Thursday, December 23, 2010

The Last News of the Year (Probably)

So in a couple of days it’s Christmas, and then a week after that it’s New Year’s. It the time of the season for retrospection and consideration, and with few exceptions it’s also a slow news period. So before we bid adieu to 2010 (next week’s column), let’s look at some lingering news items from 2010.

Frank Valeriote Will Slap a Minister

Local Member of Parliament Frank Valeriote wants answers now, or he wants them eventually in the case of the government’s discontinuing of funding for the faith-based NGO KAIROS Canada. Along with his colleague John McKay (MP for Scarborough-Guildwood) last week on the Hill, Valeriote tried to get International Co-operation Minister Bev Oda to explain why she denied KAIROS Canada $7 million in funding.

“KAIROS is an organization of the highest repute and does remarkable work on behalf of Canada for the world’s poor,” said McKay during last Monday’s Question Period. “The facts show that the Minister was not being honest when asked why KAIROS was cut. To make matters worse, church leaders have asked the Prime Minister for a meeting to get an explanation and as yet have received no response. The Minister and the Prime Minister have some serious explaining to do.”

“Without warning, its funding was mysteriously cut and the explanation given as to why was clearly not the truth,” added Valeriote. “This incident raises the issue of whether Canadians can trust this government to tell them the truth. If they are willing to mislead the House on this issue, what else are they not being honest about?”

So who are these fascists that no longer deserve the funding from our government? Well, KAIROS is made up of about a dozen member churches across Canada and have partners in Africa, Asia, Latin America, and the Middle East to promote issues of Ecological Justice, Economic Justice, Energy and Extraction, Human Rights, Just and Sustainable Livelihoods, and Indigenous Peoples. A four-year grant of $7 million was requested by KAIROS, and apparently endorsed by the president and vice president of the Canadian International Development Agency (CIDA), but somewhere between them and the Minister Oda, it was decided that the proposal didn’t meet CIDA standards. Or government standards. Or government priorities. One of the three.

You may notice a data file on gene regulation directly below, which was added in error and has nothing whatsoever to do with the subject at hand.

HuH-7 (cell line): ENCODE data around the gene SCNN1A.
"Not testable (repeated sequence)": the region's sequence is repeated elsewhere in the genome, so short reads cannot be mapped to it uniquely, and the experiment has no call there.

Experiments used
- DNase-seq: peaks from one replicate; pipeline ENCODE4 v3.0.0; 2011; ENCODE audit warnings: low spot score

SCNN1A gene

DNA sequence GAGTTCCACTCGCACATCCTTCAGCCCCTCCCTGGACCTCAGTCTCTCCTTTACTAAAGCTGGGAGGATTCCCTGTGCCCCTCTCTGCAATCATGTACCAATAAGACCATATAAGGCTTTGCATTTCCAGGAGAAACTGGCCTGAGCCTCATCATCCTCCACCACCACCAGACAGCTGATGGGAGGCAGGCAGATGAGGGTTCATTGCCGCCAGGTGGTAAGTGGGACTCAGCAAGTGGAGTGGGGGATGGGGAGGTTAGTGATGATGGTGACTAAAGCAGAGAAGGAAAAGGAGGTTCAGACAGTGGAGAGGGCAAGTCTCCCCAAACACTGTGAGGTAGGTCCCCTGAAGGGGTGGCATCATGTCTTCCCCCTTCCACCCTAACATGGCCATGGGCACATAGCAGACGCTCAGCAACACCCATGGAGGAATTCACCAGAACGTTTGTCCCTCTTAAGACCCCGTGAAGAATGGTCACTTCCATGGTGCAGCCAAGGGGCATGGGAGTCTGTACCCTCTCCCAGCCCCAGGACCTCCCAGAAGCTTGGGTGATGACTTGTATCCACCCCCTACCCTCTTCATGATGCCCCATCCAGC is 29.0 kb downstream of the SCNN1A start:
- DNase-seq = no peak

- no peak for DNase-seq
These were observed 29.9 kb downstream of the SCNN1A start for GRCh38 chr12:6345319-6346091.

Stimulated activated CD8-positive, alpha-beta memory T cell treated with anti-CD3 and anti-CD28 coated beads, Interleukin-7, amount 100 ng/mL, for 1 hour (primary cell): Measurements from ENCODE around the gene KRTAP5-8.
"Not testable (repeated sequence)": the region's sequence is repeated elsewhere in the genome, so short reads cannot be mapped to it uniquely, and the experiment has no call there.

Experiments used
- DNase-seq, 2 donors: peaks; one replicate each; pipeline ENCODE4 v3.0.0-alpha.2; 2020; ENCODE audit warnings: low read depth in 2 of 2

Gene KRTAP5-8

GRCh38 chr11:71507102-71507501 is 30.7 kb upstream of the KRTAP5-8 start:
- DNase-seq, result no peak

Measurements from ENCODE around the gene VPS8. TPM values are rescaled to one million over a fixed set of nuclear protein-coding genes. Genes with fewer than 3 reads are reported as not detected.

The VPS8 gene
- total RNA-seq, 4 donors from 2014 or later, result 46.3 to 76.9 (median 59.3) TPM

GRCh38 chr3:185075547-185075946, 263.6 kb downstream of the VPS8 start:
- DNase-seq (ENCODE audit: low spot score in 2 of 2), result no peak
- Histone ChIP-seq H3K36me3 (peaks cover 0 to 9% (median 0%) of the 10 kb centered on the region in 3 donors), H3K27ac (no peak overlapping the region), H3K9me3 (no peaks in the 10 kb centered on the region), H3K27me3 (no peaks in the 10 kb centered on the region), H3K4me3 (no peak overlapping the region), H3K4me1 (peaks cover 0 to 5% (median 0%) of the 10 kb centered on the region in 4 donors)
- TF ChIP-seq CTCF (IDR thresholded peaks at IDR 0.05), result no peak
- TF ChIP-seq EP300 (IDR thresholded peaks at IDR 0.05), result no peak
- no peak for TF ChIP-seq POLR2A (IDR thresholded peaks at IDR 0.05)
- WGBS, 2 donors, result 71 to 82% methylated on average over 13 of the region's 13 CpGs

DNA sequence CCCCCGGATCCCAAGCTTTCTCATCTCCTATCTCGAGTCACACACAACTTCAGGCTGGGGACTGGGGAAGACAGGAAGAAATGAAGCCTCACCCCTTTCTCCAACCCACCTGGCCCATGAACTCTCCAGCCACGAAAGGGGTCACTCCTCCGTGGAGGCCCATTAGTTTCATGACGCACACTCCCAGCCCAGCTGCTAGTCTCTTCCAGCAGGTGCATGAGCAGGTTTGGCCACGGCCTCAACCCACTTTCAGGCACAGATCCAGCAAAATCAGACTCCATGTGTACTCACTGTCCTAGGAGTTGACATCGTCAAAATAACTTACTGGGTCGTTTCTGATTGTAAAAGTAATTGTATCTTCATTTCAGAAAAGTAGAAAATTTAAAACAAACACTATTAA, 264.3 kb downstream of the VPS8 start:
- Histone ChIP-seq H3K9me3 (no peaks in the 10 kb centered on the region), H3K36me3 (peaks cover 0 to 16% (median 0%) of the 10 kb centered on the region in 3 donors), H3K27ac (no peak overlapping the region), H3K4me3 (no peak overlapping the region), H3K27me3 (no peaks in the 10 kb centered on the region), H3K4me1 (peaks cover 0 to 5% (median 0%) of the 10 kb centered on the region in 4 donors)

Regardless, other aid groups across Canada are joining the two Liberal MPs in questioning how and why CIDA approves and disapproves of funding applications. Meanwhile, Oda says that she doesn’t know how or why the funding wasn’t approved when it came out of committee, even though her signature is on the document. What’s the old Bronson saying, “This ain’t over.”

New Officer to Liaise with Film

The Guelph Mercury reported last weekend that after an internal competition, someone has been selected to serve in the Film Liaison position vacated by Jennifer Peleschak earlier this fall. Christine Chapman will now fill the slot as the person at City Hall who will direct all matters pertaining to film and film shoots in the Royal City. For a while there, those of us in the local filmmaking community had some concern that the City was going to leave the position vacant. Of course, Film Liaison Officer wasn't Peleschak's official position in City Hall, it was something she took up when the City started getting inquiries about shooting films, TV projects and commercials in Guelph. Jen was uniquely qualified for the post because she genuinely loves film and was supportive of all productions, from big international projects like Blindness to local indies like Mind's Eye. So I happily welcome new Film Liaison Officer Ms. Chapman and say that as a filmmaker in Guelph, I look forward to working with her.

Are Taxes High or Aren’t They…?

A report in the National Post last week lit up the blogosphere like the Yule log on Christmas morning TV when it said that Guelph pays the third highest property taxes in Ontario behind Ottawa and Toronto. But not so fast, some are saying, are these numbers the real numbers? City reps point to a BMA Management Consulting in 2008 that says when compared to similar municipalities our size, Guelph has the lowest taxes in Ontario. As well, there could be an oversight in the report covered by the Post as some of the municipalities are two-tier payers, meaning they not only pay property taxes to the town they live in, but to the county as well; Guelph has a single-tier system. Either way, this is fuel for the fire as city council gets ready for budget deliberations next month.

No comments:

Post a Comment